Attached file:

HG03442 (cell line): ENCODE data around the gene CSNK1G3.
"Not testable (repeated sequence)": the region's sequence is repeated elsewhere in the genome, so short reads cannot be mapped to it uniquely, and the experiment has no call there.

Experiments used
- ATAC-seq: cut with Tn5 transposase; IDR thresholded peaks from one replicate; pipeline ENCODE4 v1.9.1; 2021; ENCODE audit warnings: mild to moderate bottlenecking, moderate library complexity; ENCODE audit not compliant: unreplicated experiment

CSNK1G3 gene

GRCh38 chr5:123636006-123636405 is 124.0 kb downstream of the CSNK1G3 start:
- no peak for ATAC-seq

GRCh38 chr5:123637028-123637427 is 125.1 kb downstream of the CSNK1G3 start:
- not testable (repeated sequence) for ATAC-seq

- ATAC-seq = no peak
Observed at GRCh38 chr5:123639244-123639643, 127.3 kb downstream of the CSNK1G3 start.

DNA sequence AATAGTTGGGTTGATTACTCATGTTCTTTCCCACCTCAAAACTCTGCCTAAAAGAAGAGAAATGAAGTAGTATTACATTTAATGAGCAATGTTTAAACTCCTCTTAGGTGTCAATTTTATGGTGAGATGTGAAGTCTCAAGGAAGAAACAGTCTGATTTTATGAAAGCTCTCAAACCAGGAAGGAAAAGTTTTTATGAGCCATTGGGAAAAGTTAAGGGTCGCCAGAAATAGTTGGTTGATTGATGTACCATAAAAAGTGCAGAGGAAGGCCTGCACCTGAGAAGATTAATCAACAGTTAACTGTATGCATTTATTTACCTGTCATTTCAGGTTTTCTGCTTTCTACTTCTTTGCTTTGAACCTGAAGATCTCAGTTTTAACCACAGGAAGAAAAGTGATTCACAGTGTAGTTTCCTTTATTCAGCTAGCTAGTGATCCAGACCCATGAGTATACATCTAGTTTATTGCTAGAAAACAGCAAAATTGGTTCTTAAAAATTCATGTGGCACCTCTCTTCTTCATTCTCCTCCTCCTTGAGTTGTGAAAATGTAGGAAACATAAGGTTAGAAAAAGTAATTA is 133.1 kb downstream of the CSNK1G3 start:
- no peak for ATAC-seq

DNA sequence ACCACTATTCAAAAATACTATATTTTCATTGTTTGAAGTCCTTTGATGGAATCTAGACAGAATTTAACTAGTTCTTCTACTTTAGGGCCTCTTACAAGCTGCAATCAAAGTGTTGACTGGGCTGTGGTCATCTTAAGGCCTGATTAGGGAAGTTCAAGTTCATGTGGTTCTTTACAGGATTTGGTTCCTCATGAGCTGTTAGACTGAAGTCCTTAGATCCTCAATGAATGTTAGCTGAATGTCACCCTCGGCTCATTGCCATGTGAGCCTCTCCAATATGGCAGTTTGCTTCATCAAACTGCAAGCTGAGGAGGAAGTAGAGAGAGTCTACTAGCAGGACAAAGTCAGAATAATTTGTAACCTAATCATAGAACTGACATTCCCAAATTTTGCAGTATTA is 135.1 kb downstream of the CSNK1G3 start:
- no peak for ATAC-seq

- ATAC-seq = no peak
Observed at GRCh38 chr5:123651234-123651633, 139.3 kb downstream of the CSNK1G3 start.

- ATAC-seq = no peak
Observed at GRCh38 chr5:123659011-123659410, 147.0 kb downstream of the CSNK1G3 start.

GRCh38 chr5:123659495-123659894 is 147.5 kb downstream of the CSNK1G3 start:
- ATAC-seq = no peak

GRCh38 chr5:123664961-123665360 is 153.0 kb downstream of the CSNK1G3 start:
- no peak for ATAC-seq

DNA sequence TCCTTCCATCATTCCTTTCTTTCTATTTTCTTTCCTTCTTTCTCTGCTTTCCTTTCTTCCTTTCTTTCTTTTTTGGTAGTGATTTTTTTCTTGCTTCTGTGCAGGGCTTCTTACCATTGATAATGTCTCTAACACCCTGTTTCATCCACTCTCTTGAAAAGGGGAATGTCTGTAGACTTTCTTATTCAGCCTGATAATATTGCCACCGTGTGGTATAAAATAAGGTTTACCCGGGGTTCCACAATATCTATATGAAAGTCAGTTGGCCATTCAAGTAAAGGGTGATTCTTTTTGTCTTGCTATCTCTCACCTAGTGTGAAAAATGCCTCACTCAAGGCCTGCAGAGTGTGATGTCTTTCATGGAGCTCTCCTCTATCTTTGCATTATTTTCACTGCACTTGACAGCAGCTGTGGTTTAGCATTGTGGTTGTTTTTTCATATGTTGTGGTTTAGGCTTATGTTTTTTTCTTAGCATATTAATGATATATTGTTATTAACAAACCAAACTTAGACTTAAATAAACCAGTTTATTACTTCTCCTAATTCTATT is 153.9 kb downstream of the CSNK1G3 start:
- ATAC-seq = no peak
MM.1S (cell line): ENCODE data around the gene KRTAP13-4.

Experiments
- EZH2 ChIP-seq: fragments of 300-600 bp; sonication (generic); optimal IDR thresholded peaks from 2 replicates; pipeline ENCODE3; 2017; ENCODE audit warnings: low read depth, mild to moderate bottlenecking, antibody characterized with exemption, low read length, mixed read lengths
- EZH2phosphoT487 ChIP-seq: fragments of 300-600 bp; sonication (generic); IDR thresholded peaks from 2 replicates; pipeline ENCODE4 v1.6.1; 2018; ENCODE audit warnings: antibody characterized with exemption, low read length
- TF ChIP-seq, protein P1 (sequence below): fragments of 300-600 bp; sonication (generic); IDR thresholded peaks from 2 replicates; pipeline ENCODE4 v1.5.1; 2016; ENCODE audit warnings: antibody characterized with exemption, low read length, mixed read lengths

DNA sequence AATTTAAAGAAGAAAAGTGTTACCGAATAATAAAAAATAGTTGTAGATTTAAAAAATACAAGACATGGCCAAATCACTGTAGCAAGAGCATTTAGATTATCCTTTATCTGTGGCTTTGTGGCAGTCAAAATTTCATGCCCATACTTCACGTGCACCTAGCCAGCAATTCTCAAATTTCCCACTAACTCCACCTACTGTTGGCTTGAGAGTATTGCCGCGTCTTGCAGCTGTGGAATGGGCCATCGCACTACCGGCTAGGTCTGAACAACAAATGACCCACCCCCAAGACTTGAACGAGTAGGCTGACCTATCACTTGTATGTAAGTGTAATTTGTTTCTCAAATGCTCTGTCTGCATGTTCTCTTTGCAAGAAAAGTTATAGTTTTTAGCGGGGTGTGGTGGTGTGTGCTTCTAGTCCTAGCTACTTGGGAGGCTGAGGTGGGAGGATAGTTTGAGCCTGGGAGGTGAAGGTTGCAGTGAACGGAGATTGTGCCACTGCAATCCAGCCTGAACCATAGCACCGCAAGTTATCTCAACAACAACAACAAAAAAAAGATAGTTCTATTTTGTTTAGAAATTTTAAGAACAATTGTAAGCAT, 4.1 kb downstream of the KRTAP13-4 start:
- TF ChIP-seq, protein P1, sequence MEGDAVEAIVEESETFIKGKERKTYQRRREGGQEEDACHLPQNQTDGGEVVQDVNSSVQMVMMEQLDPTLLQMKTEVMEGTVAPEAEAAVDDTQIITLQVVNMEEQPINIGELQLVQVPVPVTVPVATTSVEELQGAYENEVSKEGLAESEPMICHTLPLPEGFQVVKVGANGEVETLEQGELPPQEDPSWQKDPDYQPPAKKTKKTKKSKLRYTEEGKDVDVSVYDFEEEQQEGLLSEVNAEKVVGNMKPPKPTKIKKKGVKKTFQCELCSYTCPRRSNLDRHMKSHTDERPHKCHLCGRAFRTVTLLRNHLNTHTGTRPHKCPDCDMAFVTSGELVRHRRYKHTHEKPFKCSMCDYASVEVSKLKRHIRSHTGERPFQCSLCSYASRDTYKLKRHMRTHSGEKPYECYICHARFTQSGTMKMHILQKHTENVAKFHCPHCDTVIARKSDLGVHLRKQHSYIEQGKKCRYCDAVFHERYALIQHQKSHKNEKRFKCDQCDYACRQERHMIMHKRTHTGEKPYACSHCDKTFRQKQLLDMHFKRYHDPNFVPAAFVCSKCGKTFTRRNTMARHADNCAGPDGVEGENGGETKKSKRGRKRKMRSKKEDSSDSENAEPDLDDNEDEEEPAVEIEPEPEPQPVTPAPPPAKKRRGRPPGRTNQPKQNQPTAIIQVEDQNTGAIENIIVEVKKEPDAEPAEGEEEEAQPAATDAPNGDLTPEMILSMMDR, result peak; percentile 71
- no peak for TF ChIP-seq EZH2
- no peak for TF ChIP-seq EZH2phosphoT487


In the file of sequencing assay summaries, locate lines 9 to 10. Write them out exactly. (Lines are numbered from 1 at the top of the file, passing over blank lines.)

- not testable (repeated sequence) for ATAC-seq

- ATAC-seq = no peak